JENNIFER BROWN: I’m going to give you the floor. I just made that up. “Splaining” happens everywhere. Sometimes I’m “splained” around my extensive knowledge of inclusion and diversity, having written two books on it for people who are trying to understand these things. I know what it’s like to be on both sides of that and we need to center the stories of others, center other storytellers, go to the source when we can, share the platform when we’re given a platform because of our privilege. We have the opportunity to choose to maybe give up our seat – our virtual seat or a real seat at a conference. There’s the thing we laugh about so much, “manels” instead of “panels.” Right?


JENNIFER BROWN: You’re talking about gender equality and you’ve got five guys. It didn’t occur to anyone that that would be at all problematic. Maybe those guys are really “woke.” Maybe they’re multicultural, they have diversity stories, maybe they’re LGBTQ-plus. Maybe they are more diverse than we see when we look at that alleged “manel.” I want to hold the space for that. I hope that’s true. And they need to sit on that panel and share those diversity stories.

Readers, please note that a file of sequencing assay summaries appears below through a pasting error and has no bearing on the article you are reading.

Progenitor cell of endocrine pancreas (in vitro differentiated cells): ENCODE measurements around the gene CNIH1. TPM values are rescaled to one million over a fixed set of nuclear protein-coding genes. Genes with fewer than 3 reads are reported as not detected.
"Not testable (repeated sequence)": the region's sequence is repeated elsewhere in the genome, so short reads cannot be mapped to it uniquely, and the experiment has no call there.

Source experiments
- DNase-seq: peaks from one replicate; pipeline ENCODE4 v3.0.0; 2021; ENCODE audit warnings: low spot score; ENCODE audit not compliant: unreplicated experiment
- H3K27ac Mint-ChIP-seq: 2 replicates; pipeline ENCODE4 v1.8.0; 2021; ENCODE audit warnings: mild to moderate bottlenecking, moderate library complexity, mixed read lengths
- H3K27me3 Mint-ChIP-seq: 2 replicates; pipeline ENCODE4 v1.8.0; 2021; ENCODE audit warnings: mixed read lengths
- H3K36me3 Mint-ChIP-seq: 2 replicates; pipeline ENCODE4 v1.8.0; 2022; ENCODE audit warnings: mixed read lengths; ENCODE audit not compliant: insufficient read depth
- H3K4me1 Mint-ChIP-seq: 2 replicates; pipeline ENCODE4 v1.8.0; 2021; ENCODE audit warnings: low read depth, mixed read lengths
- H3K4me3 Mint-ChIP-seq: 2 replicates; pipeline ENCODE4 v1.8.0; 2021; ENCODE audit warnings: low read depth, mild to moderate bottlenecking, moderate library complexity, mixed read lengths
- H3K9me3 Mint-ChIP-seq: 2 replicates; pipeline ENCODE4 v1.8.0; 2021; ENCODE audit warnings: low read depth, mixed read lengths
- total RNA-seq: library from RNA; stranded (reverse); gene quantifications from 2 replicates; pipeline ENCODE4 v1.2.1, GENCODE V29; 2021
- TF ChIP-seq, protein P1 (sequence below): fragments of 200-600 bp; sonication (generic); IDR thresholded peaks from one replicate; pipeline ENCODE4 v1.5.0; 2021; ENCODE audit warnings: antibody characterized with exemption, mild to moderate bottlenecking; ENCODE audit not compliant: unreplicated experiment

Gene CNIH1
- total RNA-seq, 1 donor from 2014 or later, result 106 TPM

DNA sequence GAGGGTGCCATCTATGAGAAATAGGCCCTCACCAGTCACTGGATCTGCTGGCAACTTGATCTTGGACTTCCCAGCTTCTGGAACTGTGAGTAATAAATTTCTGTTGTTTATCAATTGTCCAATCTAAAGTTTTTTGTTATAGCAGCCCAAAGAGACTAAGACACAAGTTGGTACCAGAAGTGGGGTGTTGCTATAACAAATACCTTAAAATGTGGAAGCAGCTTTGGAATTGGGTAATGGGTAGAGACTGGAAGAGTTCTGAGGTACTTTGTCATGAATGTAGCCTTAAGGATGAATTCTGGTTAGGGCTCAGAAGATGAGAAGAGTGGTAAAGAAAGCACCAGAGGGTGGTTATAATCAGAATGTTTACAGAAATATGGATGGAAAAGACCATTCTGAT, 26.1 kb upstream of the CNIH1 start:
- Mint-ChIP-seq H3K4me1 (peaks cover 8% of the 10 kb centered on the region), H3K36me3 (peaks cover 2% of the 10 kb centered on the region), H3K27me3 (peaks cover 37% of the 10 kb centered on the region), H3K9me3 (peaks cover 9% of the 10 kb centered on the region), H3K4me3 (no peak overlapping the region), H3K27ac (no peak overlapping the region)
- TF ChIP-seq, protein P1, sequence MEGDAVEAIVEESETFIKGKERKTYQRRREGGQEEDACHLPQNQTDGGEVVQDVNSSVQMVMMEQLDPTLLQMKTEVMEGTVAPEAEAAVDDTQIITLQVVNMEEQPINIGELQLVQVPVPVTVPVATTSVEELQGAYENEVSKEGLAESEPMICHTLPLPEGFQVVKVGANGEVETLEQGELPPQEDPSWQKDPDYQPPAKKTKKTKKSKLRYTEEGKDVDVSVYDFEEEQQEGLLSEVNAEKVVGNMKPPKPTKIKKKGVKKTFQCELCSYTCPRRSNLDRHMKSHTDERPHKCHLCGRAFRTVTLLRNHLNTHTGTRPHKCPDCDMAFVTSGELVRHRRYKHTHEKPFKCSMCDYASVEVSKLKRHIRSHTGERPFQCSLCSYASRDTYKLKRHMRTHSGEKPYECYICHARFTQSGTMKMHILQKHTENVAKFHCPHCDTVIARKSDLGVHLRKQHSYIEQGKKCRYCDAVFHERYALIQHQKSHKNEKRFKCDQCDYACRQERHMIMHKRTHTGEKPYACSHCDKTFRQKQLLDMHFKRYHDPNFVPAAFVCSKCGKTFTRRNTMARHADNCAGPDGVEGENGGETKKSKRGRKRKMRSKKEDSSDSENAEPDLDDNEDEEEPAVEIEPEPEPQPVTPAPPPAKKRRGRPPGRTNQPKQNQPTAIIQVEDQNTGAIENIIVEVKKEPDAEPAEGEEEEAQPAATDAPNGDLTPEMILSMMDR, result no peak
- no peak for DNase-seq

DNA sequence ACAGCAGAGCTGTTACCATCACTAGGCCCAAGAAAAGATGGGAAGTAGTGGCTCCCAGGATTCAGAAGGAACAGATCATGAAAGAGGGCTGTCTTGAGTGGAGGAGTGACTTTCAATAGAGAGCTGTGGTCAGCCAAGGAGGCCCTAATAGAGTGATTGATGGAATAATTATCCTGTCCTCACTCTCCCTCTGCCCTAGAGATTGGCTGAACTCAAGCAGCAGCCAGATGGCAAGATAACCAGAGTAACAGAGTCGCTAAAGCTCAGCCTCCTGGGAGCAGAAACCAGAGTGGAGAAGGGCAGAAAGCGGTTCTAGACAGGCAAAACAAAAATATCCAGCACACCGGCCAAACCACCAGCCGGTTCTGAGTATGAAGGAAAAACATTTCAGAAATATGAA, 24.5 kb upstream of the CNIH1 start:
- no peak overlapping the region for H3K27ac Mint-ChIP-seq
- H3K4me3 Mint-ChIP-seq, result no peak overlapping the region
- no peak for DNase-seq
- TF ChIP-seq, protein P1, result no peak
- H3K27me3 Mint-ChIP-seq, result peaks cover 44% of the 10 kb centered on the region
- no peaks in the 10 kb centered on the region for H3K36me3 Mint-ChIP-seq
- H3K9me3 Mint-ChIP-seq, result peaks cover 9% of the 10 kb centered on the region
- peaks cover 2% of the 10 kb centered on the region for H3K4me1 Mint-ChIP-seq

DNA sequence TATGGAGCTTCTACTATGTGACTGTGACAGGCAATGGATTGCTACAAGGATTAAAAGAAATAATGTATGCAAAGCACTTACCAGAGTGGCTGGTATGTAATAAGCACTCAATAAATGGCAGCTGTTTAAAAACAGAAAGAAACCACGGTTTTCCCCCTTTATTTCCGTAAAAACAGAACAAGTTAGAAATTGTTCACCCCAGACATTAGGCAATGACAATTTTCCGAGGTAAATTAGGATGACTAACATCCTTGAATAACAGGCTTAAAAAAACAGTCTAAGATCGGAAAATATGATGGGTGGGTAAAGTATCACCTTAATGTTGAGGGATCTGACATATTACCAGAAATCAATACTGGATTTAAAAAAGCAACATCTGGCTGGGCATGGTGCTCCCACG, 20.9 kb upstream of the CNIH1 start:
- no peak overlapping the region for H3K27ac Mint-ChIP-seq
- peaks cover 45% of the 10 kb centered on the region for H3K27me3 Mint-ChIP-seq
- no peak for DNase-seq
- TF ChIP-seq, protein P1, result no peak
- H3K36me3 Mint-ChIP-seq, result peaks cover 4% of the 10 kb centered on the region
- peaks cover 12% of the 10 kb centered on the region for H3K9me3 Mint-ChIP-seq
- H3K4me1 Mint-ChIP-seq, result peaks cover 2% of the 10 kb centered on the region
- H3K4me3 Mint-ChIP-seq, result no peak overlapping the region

JENNIFER BROWN: On the face of it, it’s problematic who we center or don’t center as storytellers these days.

RHODES PERRY: Yes. Absolutely.

JENNIFER BROWN: Speaking of that, who do you center in your book? I love that you are an expert, you could write the whole book without telling anybody else’s story. But you have made it about five amazing storytellers and experts. Tell us a little bit about each one of them.

RHODES PERRY: Yes. Well, I like that you brought up the “manel,” right? When I was thinking about sharing what I know and the experiences that I have working with my clients, I really wanted to bring in other diversity thought leaders.

I was thinking and pulling a list together. If I had a panel of thought leaders up in front of a room, would people appreciate the substance of what they’re saying, sharing the diversity stories that they have, but also visibly seeing differences. That was really important to me, especially as a white guy.